The Austin Chronicle

https://www.austinchronicle.com/music/2006-03-17/348530/

Ballroom Dancing

SXSW panels

By Darcie Stevens, March 17, 2006, Music

When Indies Attack!

Austin Convention Center, Thursday, March 16

"I dream of being pirated," Cooking Vinyl managing director Martin Goldschmidt half jests. "Being pirated would mean I have a successful record." It's old hat by now: Labels are threatened by technology, but the argument has transformed from "How do we stop this?" to "How do we make this work in our favor?" Music lovers have gone from having 100 CDs to having 10,000 songs on their iPods and hard drives, so why isn't there a new business model? "Music has always been used as a vehicle for selling things," Sub Pop CEO Jonathan Poneman suggests. His label, like many others of the same stature, has become synonymous with quality, a key when it comes to winning customers. "I'm doing this because I love music," he says. It's common knowledge that indie labels aren't in it for the money, but even when faced with a huge band – as Barsuk owner Josh Rosenfeld learned from Death Cab for Cutie – the indies always come in second. As the demise of the major label continues, indie labels increase in both clout and prosperity. Until a new business model comes along where both Bar/None president Glenn Morrow and Apple CEO Steve Jobs receive fatter wallets, the indies will continue doing it for the love of music. "So please, everybody," Rosenfeld pleads, "stop signing terrible bands."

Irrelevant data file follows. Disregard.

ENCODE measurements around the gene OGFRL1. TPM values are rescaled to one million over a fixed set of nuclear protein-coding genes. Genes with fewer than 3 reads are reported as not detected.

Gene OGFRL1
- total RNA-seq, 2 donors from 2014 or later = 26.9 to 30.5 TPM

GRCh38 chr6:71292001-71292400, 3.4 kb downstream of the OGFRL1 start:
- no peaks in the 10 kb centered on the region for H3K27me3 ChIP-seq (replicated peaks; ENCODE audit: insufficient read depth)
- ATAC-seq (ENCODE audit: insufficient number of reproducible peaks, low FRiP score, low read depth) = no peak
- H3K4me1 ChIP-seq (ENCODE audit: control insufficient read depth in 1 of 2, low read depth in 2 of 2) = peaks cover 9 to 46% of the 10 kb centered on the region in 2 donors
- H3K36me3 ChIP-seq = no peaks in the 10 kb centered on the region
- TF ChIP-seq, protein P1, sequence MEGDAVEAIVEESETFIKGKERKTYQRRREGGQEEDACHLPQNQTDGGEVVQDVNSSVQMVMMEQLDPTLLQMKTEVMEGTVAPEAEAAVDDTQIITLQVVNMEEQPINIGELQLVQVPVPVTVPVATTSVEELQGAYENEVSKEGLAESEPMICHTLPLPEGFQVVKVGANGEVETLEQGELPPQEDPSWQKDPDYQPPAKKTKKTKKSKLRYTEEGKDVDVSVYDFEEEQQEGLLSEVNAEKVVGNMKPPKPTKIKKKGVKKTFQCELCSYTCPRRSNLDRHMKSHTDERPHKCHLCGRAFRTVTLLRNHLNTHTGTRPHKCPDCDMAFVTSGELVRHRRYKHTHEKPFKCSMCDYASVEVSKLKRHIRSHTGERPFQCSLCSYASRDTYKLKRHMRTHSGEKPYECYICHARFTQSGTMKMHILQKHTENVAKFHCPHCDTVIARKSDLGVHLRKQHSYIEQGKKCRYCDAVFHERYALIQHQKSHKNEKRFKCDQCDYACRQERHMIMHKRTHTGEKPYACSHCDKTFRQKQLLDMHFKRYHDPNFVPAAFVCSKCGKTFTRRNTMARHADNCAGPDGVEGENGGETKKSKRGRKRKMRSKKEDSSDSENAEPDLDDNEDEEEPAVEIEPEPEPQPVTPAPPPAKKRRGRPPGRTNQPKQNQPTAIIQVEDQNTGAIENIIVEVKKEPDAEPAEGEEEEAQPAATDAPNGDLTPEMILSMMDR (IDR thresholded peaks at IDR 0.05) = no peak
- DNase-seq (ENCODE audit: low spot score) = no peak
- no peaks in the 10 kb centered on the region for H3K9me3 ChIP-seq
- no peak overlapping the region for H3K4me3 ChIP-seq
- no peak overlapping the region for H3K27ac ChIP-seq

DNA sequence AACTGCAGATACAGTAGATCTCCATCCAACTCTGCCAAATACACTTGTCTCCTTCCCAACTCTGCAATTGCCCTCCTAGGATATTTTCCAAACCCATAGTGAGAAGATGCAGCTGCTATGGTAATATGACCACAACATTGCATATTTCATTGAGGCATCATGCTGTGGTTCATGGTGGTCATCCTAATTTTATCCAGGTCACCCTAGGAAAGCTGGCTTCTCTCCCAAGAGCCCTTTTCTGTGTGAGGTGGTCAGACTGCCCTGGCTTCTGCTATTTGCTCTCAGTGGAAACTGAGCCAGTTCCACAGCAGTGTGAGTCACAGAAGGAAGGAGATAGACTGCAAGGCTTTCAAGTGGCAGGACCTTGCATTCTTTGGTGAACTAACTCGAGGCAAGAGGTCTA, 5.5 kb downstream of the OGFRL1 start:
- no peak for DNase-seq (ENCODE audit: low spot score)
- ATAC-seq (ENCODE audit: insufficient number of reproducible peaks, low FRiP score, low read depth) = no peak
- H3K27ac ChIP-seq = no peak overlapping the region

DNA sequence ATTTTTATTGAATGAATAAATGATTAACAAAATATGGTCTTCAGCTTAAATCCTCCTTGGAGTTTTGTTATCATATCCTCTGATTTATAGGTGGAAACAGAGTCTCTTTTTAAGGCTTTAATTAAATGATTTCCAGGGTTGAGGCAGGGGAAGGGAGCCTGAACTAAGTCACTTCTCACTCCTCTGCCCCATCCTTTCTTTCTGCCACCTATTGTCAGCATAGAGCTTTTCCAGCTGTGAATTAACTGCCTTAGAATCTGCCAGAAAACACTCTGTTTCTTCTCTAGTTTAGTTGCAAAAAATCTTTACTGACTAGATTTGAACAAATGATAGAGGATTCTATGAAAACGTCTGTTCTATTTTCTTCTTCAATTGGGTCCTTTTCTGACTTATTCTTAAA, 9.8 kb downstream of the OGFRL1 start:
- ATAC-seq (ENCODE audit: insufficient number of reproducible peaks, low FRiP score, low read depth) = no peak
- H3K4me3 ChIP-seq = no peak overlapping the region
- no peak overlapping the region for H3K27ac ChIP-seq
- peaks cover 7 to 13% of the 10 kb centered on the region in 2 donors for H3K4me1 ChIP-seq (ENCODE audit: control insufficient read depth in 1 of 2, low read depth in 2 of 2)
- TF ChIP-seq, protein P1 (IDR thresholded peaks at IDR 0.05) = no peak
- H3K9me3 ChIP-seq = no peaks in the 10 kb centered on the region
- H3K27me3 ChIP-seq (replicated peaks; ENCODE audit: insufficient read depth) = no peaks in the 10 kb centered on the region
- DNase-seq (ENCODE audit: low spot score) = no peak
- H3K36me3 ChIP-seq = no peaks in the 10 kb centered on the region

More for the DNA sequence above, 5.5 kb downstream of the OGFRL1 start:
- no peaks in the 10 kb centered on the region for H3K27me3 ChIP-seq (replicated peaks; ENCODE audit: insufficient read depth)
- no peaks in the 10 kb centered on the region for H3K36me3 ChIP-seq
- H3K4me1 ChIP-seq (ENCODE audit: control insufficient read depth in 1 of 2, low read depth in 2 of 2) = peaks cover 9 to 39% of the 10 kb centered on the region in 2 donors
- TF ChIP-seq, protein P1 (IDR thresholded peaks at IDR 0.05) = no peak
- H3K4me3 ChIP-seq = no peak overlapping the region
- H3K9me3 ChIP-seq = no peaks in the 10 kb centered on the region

Copyright © 2019 Austin Chronicle Corporation. All rights reserved.

The Austin Chronicle

https://www.austinchronicle.com/music/2006-03-17/348530/

Ballroom Dancing

SXSW panels

By Darcie Stevens, March 17, 2006, Music

When Indies Attack!

Austin Convention Center, Thursday, March 16

"I dream of being pirated," Cooking Vinyl managing director Martin Goldschmidt half jests. "Being pirated would mean I have a successful record." It's old hat by now: Labels are threatened by technology, but the argument has transformed from "How do we stop this?" to "How do we make this work in our favor?" Music lovers have gone from having 100 CDs to having 10,000 songs on their iPods and hard drives, so why isn't there a new business model? "Music has always been used as a vehicle for selling things," Sub Pop CEO Jonathan Poneman suggests. His label, like many others of the same stature, has become synonymous with quality, a key when it comes to winning customers. "I'm doing this because I love music," he says. It's common knowledge that indie labels aren't in it for the money, but even when faced with a huge band – as Barsuk owner Josh Rosenfeld learned from Death Cab for Cutie – the indies always come in second. As the demise of the major label continues, indie labels increase in both clout and prosperity. Until a new business model comes along where both Bar/None president Glenn Morrow and Apple CEO Steve Jobs receive fatter wallets, the indies will continue doing it for the love of music. "So please, everybody," Rosenfeld pleads, "stop signing terrible bands."

Copyright © 2019 Austin Chronicle Corporation. All rights reserved.

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